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Remote Patient Monitoring Innovating Health Tech: A Discussion with Dr. Vipul Kella
Tuesday, June 11, 2024

The healthcare sector is undergoing a transformative phase due in large part to the integration of digital technologies into every-day care. At the forefront of this revolution is Remote Patient Monitoring (“RPM”), a technology that appears poised to redefine the industry’s approach to care. In the ninth episode of Sheppard Mullin’s Health-e Law Podcast, Vipul Kella, M.D., Chief Medical Officer at Physio AI, sheds light on how RPM is revolutionizing the healthcare landscape, with Sheppard Mullin’s Digital Health Team co-chairs, Sara Shanti and Phil Kim.

Dr. Kella highlighted that RPM technology has seen rapid advancements, moving beyond basic physiological monitoring to technologies that capture sophisticated metrics, like voice patterns and cadence, which can enable early diagnosis of conditions such as dementia, depression, and other mental health issues. This leap from basic monitoring to a more personalized healthcare approach signifies the dawn of “RPM 2.0”, where technology integrates seamlessly into patients’ lives, offering non-invasive, continuous monitoring which supports early detection. Of particular interest, RPM allows for data to be collected and delivered to providers in real time, which in turn allows providers to tailor patient care. This is a dramatic departure from historical patterns of care, where patients typically waited to obtain care until their conditions prompted an in-person appointment with a provider.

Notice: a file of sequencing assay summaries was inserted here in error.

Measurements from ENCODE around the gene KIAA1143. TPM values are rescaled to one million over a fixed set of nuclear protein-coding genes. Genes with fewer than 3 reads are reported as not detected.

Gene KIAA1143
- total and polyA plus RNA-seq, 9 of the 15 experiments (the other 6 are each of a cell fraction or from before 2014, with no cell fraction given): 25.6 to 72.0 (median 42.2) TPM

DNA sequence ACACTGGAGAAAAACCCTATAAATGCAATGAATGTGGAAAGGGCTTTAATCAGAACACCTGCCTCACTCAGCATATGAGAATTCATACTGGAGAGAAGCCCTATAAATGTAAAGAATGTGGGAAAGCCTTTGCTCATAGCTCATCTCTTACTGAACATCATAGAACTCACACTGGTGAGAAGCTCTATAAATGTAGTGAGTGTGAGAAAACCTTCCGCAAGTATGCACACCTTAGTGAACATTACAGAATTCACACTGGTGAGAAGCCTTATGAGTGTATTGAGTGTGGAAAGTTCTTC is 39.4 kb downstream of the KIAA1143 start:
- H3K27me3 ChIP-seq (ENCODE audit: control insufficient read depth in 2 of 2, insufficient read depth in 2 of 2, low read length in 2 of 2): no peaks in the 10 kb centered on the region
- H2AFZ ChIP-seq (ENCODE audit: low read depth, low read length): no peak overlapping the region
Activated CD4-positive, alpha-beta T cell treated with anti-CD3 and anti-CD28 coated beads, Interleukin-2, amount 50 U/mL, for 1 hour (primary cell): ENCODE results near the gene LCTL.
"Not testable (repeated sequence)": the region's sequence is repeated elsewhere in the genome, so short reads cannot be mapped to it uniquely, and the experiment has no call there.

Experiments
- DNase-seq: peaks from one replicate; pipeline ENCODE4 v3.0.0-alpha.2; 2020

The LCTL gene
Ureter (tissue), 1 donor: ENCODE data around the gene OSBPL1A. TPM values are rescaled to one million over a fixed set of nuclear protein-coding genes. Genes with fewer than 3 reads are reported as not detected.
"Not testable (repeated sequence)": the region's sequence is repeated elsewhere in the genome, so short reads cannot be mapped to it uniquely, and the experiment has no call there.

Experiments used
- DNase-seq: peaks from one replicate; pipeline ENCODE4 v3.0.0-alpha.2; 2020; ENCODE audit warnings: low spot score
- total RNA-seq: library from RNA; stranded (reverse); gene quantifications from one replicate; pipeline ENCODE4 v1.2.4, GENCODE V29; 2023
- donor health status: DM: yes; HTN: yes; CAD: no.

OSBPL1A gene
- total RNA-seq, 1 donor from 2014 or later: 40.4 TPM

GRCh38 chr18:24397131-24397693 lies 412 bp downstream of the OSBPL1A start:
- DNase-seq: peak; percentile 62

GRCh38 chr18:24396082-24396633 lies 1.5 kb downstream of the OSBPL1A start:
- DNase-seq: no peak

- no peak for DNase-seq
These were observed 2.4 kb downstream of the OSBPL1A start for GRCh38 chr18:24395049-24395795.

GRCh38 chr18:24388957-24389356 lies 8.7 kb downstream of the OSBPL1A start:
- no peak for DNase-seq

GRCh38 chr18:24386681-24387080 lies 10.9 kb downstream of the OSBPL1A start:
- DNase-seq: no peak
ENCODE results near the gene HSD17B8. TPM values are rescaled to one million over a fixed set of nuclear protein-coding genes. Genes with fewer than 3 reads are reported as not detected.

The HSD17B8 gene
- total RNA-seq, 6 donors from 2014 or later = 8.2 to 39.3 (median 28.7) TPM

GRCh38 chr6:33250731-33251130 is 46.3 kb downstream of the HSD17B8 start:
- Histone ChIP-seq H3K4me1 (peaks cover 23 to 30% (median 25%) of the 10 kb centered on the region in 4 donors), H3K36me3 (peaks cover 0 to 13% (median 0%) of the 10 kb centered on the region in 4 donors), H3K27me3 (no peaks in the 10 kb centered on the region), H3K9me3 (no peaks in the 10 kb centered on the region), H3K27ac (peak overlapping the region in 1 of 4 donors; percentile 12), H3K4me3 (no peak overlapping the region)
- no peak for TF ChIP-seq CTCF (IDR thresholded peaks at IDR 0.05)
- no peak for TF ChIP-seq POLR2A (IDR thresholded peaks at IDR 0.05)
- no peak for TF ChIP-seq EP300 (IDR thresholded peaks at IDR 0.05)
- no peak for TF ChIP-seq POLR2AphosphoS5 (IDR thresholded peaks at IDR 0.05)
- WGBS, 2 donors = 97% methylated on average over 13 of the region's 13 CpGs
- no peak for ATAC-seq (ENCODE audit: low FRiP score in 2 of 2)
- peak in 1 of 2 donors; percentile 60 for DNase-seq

However, the journey of RPM adoption faces hurdles, including challenges surrounding patient trust, particularly within under-resourced communities. In addition, RPM faces operational challenges with providers due to implementation and operating costs which providers may not wish to undertake. Separately, from a technical perspective, RPM can still improve in terms of the sophistication of data which its collects as well as through integration with existing technologies in regular use.

Despite these obstacles, Dr. Kella reports that the future of RPM remains promising, with potential widespread adoption driven by Medicare reimbursement codes and the evolving landscape of wearable technology. Dr. Kella notes that this is particularly true as integration of RPM into patient care not only promises improved health outcomes through early intervention but also signifies a shift towards a more proactive, personalized healthcare system, which is consistent with the industry’s movement towards value-based care.

The Bottom Line

As we navigate through the early days of RPM, Dr. Kella’s insights underscore the critical role which RPM can play in achieving a healthcare model that prioritizes efficiency, proactive disease management, and early detection. Despite the promises of RPM, adoption remains low and the industry is ripe for innovation.

To listen to the full episode, click here.

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